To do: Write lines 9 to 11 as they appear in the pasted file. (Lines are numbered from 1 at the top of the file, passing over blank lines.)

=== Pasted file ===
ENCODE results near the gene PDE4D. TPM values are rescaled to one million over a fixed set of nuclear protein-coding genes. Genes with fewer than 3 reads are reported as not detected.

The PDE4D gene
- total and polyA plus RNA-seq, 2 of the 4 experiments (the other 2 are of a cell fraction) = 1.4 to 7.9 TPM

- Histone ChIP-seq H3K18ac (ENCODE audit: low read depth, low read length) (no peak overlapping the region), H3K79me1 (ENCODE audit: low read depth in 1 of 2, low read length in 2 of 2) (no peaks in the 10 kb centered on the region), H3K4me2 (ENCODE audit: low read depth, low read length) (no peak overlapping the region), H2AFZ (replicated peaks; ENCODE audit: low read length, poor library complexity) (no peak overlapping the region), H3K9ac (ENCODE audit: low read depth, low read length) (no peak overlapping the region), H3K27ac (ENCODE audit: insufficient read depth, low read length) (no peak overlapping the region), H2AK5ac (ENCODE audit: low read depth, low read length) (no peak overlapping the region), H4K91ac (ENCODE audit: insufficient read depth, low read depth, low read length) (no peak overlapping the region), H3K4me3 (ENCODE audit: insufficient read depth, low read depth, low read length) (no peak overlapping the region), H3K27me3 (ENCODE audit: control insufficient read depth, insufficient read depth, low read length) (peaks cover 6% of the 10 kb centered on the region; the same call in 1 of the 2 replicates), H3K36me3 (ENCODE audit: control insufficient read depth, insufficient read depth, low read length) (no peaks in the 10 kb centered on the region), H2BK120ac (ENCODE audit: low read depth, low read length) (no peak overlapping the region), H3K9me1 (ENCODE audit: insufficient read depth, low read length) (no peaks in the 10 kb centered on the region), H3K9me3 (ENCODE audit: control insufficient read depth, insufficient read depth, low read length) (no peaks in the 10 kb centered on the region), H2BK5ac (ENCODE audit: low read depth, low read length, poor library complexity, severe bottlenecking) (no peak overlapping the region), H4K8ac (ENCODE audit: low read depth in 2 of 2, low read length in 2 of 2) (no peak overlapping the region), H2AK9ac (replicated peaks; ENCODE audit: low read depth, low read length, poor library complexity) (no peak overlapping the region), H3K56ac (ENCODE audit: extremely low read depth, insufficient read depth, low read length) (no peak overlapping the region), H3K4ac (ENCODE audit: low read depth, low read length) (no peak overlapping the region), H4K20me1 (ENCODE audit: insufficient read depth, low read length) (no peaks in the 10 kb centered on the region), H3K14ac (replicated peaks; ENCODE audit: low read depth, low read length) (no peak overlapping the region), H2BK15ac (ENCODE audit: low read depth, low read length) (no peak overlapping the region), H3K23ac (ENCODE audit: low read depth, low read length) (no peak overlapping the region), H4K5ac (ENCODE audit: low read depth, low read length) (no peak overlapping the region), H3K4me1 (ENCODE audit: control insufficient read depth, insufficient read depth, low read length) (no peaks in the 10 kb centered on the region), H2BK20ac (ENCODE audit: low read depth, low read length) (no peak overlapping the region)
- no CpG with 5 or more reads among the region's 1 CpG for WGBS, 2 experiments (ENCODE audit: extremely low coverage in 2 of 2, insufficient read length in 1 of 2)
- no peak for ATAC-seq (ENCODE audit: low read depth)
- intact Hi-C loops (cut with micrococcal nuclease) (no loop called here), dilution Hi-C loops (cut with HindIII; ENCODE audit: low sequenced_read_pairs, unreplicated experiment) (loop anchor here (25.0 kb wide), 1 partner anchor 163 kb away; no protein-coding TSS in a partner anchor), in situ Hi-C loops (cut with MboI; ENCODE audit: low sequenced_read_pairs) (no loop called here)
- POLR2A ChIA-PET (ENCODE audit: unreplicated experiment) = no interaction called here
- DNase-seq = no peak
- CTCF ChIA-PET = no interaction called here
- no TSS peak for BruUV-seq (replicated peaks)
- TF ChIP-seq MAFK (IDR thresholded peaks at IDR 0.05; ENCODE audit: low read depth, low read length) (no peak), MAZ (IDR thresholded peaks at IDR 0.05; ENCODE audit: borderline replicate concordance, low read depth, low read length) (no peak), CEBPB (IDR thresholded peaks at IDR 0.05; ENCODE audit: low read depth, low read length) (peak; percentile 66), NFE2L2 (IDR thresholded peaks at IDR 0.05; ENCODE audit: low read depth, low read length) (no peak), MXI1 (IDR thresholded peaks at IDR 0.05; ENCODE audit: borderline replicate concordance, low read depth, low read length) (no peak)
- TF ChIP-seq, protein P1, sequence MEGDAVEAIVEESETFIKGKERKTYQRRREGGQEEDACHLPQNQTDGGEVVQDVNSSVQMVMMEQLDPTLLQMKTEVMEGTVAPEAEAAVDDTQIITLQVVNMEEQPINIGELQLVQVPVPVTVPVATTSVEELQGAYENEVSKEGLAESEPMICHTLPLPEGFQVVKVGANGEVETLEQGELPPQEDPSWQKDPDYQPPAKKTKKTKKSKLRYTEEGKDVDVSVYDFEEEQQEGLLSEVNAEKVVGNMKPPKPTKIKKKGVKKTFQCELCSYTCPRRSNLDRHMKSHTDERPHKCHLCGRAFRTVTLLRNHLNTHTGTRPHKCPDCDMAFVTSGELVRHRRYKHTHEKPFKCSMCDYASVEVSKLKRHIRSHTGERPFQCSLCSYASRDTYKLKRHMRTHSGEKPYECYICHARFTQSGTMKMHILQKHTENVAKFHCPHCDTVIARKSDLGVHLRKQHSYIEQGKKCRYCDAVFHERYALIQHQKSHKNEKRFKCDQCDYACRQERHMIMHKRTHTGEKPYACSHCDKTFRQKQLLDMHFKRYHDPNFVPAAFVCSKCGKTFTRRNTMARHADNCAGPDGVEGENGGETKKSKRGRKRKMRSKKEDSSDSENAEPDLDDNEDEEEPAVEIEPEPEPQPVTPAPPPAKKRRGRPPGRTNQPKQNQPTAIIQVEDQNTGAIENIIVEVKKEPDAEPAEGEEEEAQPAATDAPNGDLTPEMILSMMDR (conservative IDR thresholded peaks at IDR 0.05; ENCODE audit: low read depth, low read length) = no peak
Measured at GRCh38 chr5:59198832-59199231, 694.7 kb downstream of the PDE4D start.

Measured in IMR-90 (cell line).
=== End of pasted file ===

- DNase-seq = no peak
- CTCF ChIA-PET = no interaction called here
- no TSS peak for BruUV-seq (replicated peaks)